The movie is not all bad, though.  In an attempt to compete with other slasher movies, there are more kills, more gore and more nudity this time around.  The kills are usually pretty cool.  This is the earliest movie I have seen a hypodermic needle to the eye kill someone.  Michael proves to be creative, too, by draining the blood of one victim, scalding another, and just having fun with the rest.  The body count in the first film was five.  I counted fifteen this time.  As a standard slasher film, this is a respectable movie.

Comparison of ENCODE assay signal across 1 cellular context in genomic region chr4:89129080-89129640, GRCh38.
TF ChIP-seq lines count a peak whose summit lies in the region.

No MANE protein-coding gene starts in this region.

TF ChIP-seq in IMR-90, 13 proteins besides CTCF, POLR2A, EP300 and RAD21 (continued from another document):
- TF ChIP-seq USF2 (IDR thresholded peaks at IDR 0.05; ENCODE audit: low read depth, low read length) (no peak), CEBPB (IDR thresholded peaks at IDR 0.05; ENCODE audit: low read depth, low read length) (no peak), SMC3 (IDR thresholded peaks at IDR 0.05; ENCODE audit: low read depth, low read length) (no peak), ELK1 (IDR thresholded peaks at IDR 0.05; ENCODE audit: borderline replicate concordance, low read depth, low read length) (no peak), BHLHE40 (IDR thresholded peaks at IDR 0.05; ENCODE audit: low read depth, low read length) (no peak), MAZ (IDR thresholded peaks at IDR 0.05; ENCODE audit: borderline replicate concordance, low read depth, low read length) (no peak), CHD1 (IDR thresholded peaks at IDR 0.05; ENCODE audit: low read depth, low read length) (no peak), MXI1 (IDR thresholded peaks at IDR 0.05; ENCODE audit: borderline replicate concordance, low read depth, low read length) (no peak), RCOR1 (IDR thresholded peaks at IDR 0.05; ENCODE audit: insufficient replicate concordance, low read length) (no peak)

As the sequel to an awesome slasher movie, it falls short.  The changes made from movie to movie make sense, for the most part, but I think this film was dumbed down to compete with lower quality films.  I had several small but serious gripes when watching the movie.  First, Myers' mask has more detail; I thought the pure white of the first film's mask was scarier.  Michael takes a ridiculous amount of damage without dying, even if you don't count the first movie; if you do count the first film, he survived eleven gunshot wounds, a knife wound, a needle to the neck, a wire to the eye, a two story fall and then --- after all that --- he gets shot in each eye and keeps fighting.  Seriously, what the hell.  Perhaps my biggest problem with the movie is that they answer why Michael is chasing Laurie.  One of the most frightening things about the first movie was the randomness of his obsession, but if he has a reason then he has a logic that can be understood, and you don't fear (as much) what you understand.  And, in the first movie, Michael primarily killed those that he knew Laurie cared for.  This time, it seems to be some (but not all) of the people he meets.  I just liked it better when I didn't know why or who he would kill.  Now, I feel reasonably assured that I would survive a trip to Haddonfield, Illinois, and "assured" isn't a feeling I like to have after watching horror flicks.